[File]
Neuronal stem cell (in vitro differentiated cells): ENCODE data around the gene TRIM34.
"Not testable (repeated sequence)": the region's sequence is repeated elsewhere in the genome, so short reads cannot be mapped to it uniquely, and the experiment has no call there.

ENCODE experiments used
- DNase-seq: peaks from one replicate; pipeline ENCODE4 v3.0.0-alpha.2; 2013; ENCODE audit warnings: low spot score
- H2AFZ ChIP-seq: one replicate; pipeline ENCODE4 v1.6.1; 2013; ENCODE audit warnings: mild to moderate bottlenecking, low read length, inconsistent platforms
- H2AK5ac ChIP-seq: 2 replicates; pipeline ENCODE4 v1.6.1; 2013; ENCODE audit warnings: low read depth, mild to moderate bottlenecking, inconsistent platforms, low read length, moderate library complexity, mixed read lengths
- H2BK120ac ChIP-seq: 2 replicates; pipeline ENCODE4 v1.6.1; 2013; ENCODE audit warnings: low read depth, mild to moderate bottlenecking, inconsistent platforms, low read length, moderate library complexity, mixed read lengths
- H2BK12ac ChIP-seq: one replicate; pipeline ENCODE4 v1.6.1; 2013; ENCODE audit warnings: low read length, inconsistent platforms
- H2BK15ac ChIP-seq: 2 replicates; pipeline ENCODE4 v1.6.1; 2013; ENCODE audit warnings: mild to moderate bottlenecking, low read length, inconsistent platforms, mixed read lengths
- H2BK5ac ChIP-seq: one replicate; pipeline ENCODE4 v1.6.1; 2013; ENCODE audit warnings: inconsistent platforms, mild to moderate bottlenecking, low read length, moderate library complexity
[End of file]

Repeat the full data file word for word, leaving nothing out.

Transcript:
Neuronal stem cell (in vitro differentiated cells): ENCODE data around the gene TRIM34.
"Not testable (repeated sequence)": the region's sequence is repeated elsewhere in the genome, so short reads cannot be mapped to it uniquely, and the experiment has no call there.

ENCODE experiments used
- DNase-seq: peaks from one replicate; pipeline ENCODE4 v3.0.0-alpha.2; 2013; ENCODE audit warnings: low spot score
- H2AFZ ChIP-seq: one replicate; pipeline ENCODE4 v1.6.1; 2013; ENCODE audit warnings: mild to moderate bottlenecking, low read length, inconsistent platforms
- H2AK5ac ChIP-seq: 2 replicates; pipeline ENCODE4 v1.6.1; 2013; ENCODE audit warnings: low read depth, mild to moderate bottlenecking, inconsistent platforms, low read length, moderate library complexity, mixed read lengths
- H2BK120ac ChIP-seq: 2 replicates; pipeline ENCODE4 v1.6.1; 2013; ENCODE audit warnings: low read depth, mild to moderate bottlenecking, inconsistent platforms, low read length, moderate library complexity, mixed read lengths
- H2BK12ac ChIP-seq: one replicate; pipeline ENCODE4 v1.6.1; 2013; ENCODE audit warnings: low read length, inconsistent platforms
- H2BK15ac ChIP-seq: 2 replicates; pipeline ENCODE4 v1.6.1; 2013; ENCODE audit warnings: mild to moderate bottlenecking, low read length, inconsistent platforms, mixed read lengths
- H2BK5ac ChIP-seq: one replicate; pipeline ENCODE4 v1.6.1; 2013; ENCODE audit warnings: inconsistent platforms, mild to moderate bottlenecking, low read length, moderate library complexity